My question is, can you feign the identity (Monster/Spell/Trap) of a card? Since Tour Guide From the Underworld is a monster, he shouldn't have even been allowed to set the card in his Spell/Trap Zone. However, it's a tricky situation, because Player A's opponent is completely unaware of what Player A is doing (unless, for example, Player A activated the Phoenix Wing Wind Blast, discarding the Tour Guide From the Underworld, and Player A's opponent calls him out on it).
I'd love to hear your thoughts regarding this situation and feigning the identity of cards in general. Thanks!
Hello Alex! That certainly is an interesting situation, one that I've personally witnessed a few times during gameplay at various events over the years.
Put very simply, the only thing policy says regarding anything related to this is about how moves can't be retracted once the player has committed to the move. The big debate then becomes what constitutes a "committed move," and this is where you'll get a range of opinions from judges, as there's currently no official guidance from Konami. I can tell you what I think personally, and if you agree with that, then super.
In the situation you described, once the Tour Guide hits the mat, the move has been committed to. It doesn't matter that the card wasn't let go; once the card touches the zone, that's where it is. I have a feeling some people won't agree with that, but so it goes. Since setting a monster to Spell & Trap Zone isn't legal in the slightest, that's an infraction. And in this case, the player intentionally made an illegal move with the intent to gain an advantage.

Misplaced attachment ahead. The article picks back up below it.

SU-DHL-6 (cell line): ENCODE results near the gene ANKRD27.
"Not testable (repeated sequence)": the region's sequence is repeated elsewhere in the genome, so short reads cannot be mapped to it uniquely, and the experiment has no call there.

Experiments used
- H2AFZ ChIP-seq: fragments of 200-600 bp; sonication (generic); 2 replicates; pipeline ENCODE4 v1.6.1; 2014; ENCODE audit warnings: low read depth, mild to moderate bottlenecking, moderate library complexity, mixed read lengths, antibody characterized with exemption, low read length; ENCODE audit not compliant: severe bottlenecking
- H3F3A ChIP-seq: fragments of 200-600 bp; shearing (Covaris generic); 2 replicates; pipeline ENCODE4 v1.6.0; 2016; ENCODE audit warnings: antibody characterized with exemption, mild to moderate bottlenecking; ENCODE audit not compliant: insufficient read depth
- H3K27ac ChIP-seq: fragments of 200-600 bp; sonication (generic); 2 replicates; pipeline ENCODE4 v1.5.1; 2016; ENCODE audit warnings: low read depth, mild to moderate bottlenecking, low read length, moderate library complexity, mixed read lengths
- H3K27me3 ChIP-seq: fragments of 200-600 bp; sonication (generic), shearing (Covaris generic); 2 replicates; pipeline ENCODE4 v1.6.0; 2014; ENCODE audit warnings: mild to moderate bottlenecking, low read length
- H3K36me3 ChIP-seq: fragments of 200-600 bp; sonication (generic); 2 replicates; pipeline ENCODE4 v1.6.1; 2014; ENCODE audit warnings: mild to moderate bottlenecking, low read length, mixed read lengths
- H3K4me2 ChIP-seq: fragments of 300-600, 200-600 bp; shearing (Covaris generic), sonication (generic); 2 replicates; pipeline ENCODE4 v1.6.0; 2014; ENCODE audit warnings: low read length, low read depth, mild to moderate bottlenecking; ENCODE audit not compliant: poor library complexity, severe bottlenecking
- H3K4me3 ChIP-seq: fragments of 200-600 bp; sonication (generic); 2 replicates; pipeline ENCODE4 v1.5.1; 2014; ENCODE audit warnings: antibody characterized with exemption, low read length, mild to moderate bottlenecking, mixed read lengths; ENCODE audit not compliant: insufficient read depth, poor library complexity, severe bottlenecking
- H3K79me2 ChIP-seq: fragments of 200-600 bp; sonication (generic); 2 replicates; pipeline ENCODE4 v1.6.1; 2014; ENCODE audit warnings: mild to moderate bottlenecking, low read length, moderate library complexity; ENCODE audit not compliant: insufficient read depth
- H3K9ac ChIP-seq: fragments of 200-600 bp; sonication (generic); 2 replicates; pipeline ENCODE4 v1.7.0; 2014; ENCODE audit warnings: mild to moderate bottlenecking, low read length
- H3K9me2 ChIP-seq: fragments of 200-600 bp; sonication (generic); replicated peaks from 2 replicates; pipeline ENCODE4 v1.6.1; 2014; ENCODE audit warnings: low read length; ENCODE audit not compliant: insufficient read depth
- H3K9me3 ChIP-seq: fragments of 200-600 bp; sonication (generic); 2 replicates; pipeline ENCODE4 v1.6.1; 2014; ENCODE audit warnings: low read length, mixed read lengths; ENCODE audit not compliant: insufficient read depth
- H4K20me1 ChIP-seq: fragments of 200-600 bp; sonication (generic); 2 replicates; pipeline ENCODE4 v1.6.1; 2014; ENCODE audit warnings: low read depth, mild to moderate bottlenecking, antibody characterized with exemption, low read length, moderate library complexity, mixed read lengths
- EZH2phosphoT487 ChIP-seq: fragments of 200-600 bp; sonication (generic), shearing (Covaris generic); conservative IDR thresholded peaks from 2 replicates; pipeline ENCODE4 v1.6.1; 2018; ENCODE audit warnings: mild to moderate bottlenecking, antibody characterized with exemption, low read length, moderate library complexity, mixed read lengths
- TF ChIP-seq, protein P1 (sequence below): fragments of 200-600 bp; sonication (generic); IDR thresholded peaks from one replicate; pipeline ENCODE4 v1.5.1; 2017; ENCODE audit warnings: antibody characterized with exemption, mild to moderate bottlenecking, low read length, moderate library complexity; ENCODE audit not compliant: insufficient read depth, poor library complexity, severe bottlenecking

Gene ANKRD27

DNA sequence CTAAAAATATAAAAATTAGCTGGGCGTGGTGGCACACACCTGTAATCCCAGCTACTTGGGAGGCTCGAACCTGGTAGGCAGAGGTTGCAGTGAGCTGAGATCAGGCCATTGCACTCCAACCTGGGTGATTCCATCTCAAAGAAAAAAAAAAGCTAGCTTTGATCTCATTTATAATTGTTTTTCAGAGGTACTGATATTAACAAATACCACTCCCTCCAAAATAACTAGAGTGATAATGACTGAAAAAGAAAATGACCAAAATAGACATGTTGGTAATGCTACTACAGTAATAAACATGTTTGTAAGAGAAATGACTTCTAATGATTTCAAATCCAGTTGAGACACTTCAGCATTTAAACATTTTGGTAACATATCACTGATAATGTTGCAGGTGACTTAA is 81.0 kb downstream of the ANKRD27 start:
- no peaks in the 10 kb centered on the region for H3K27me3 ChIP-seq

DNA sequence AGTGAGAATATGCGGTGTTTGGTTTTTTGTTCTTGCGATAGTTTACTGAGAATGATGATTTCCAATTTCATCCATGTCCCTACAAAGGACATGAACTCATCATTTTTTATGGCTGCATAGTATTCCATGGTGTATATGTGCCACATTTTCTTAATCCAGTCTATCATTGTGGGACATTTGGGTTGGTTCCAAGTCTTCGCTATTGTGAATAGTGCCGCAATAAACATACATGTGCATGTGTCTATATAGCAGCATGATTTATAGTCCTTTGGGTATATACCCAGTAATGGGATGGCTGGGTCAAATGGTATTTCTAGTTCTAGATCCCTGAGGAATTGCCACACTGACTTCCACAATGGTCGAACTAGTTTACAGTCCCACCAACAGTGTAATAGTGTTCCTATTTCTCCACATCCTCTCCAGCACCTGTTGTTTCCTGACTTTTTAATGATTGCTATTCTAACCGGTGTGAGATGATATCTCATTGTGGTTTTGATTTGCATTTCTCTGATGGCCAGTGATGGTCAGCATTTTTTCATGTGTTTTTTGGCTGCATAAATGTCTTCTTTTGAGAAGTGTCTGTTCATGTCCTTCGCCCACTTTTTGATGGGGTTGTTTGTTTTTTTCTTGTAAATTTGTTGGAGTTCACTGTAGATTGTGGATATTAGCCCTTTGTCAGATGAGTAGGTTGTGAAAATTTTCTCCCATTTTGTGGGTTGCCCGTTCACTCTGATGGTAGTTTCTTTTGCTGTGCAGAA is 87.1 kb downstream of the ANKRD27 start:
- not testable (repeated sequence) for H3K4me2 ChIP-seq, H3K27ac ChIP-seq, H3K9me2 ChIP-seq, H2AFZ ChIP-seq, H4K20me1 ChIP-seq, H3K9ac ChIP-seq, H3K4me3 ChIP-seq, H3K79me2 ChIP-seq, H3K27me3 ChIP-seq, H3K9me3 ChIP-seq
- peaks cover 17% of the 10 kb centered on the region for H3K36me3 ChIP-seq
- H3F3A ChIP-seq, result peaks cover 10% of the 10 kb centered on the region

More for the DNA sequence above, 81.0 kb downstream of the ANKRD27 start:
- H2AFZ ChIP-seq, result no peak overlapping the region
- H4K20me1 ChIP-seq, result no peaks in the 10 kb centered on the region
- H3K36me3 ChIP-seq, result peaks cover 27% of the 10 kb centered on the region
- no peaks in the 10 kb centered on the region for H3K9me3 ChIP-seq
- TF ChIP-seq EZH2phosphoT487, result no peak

The infraction here would be Unsporting Conduct – Cheating, the penalty would be Disqualification Without Prize. Again, this is if it was up to me, given the info provided and my interpretation of what a "committed" move is. There are ways of misdirecting your opponents within the rules of the game and tournament policy. Feigning making illegal moves isn't one of them, in my opinion.
Tiago Amber writes…
Greetings. I have a ruling question. Can Player A Tribute Player B's Apoqliphort Towers if Player A activated The Monarchs Stormforth this turn? Assume no other effects are active and that Player A has some monster in hand; just for the sake of completeness, let's assume it's a Shapesnatch. (Joe: It's always Shapesnatch…)
The Monarchs Stormforth's Problem-Solving Card Text leads to an ambiguous interpretation, as the part "Once during this turn, if you would Tribute a monster(s) for a Tribute Summon, you can Tribute 1 monster your opponent controls as if you controlled it" refers to you (which is the player who activated it) leading to a possible interpretation where it changes the actions a player can take.
Please answer in all possible detail, as I intend to answer in all possible detail to the player who asked it. Thanks in advance.